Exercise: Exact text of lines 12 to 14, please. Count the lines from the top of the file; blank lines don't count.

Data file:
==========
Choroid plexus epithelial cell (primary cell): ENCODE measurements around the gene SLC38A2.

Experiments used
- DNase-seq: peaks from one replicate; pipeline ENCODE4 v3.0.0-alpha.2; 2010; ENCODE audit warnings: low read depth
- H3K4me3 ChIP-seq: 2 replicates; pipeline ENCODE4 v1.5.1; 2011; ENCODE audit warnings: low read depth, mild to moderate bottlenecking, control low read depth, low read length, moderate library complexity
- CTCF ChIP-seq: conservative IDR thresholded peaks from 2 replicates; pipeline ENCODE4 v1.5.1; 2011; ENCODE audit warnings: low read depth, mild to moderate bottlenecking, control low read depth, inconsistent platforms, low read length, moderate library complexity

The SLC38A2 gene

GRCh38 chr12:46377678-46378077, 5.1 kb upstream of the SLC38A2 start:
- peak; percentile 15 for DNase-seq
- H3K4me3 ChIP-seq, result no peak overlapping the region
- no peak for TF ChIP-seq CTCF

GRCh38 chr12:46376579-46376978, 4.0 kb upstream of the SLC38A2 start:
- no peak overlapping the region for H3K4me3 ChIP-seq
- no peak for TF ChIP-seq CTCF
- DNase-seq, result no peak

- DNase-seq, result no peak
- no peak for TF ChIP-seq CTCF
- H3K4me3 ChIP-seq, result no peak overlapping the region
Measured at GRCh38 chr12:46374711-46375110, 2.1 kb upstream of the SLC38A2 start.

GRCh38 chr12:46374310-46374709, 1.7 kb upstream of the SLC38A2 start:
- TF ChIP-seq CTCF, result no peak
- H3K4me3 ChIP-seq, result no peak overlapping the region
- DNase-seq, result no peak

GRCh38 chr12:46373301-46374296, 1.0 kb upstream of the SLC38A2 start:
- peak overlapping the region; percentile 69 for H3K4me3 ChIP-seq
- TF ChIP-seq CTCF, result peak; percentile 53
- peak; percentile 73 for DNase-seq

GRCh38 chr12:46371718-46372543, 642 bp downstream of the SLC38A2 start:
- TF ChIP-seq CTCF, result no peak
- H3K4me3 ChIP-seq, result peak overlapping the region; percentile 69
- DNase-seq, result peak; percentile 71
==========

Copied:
- no peak overlapping the region for H3K4me3 ChIP-seq
- no peak for TF ChIP-seq CTCF
- DNase-seq, result no peak